Go to navigation Go to content
Toll-Free: (877) 629-1712
Phone: (303) 449-4773
Sean Kendall

Congress Demands Answers from VA on Denver Veteran's Suicide


Posted on Oct 06, 2016

                Amid heated controversy over an unfinished VA hospital in the Denver area that’s seen its taxpayer-funded cost balloon by over five times the initial estimate (to $1.7 billion), Denver veterans with disability appeals and healthcare needs are suffering from long waits while their taxes fund ongoing construction of the aforementioned medical center.  At least one veteran reportedly committed suicide after being turned away when he sought treatment. 

                The cost of the Aurora, Colorado, VA hospital was originally estimated at $328 million, and initial discussion of the new facility began in the 1990s. Now, the cost of the project is estimated at $1.7 billion and the Denver-area VA medical center won’t open until 2018 at the earliest. As the Denver Post recently reported, last month the Department of Veterans’ Affairs finally responded to a subpoena request from Congress regarding the outrageous bungling of the Aurora VA medical center’s construction by providing transcripts of some interviews with people involved.

                VA Deputy Secretary Sloan Gibson implored Congress to keep most of the exhibits presented to Congress about the ongoing Aurora veterans’ hospital debacle private, drawing the ire of lawmakers and the public.

                According to Congressman Mike Coffman, “Over $1 billion in taxpayer money has been wasted on a single construction project. The VA’s attempt to slow walk the (report’s) release is completely illegal and is deeply offensive to both our taxpayers, who are footing the bill, and our veterans, who do not have access to a hospital that was supposed to be completed years ago.”

                Likely the worst and most costly construction failure in the history of the Department of Veterans’ Affairs, the Aurora VA hospital catastrophe has not resulted in the punishment, let alone firing, of anyone at the VA, although two agency officials retired amid Congress’ investigation. As the Denver Post reported: “The VA Office of Inspector General identified several reasons for the massive price hike: notably, poor oversight, an overly expensive design and rampant mismanagement.”

                The hospital scandal happens at a terrible time for the Department of Veterans’ Affairs, as disabled veterans seeking monthly benefits and VA heathcare in Colorado and many other states face frustrating wait times that have been the subject of intense public scrutiny and even – in the case of the disappearing waitlists in Phoenix that reportedly lead to the deaths of dozens of veterans – congressional investigation. As most Americans now know, the average number of veterans who commit suicide per day is 22. That’s roughly one suicide per hour. Sadly, it can be argued that VA delay is contributing to the sense of hopelessness that leads many veterans to feel they have no reason to go on.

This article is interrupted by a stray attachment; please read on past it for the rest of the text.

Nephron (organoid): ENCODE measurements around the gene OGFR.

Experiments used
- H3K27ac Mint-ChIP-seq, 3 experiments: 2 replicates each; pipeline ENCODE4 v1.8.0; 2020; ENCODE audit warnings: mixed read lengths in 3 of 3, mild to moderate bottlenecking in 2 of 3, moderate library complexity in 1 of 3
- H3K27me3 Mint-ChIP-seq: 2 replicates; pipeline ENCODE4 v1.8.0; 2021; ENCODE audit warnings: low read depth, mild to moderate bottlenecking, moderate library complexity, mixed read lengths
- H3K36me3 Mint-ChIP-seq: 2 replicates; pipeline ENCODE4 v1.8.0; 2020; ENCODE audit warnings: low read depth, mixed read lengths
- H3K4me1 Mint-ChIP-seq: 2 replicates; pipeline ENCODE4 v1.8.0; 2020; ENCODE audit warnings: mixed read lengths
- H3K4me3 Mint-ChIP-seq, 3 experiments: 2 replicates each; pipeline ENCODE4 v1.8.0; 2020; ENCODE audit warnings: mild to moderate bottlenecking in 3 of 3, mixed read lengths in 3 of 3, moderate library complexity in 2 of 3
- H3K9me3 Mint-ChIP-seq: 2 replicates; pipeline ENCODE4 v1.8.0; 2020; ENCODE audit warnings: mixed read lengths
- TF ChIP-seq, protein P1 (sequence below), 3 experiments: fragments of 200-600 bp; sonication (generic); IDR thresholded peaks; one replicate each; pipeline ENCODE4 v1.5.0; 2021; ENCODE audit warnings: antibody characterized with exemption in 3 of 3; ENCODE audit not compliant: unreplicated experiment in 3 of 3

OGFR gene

In July, a decorated 26-year-old U.S. Army Ranger suffering from Post-Traumatic Stress Disorder committed suicide after reportedly being turned away by the VA hospital in Colorado Springs when he sought PTSD treatment. When a whistleblower notified authorities of the situation, VA officials allegedly forged documents in an attempt to show that inexcusable wait times at the hospital did not lead to the veteran’s tragic death.

                In his request for an investigation of the incident and alleged cover-up, Senator Cory Gardner noted that the whistleblower “believes the Colorado Springs facility may have falsified documents after the suicide.” What’s more, the senator noted that VA officials may have threatened the whistleblower with a nefarious privacy violation after he or she told authorities about egregious delay at VA facilities across Colorado and stated that the Colorado Springs VA hospital’s delay played a likely part in causing the veteran’s suicide.

                The veteran who committed suicide had served nobly in the Army for six years and should not have been subject to a frustratingly long wait for treatment, let alone turned away.

                At the office of Attorney Sean Kendall, we are committed to not only helping veterans appeal unsatisfactory disability decisions from their VA Regional Offices and the Board of Veterans’ Appeals but ensuring that the Department of Veterans’ Affairs does not subject veterans to egregious wait times. No veteran should face inexcusable delays; in fact, it should be VA’s honor to quickly and capably serve the men and women who so honorably served our nation. It should not take a congressional inquiry or public shaming to force VA to adequately care for veterans who need assistance, whether it is healthcare or monthly disability benefits.

                If you are having a difficult time with your appeal of a recent VA disability decision and need expert, prompt assistance with your case before a VA Regional Office, the Board of Veterans’ Appeals or the Court of Appeals for Veterans’ Claims, please contact our office today at 877-629-1712

back to top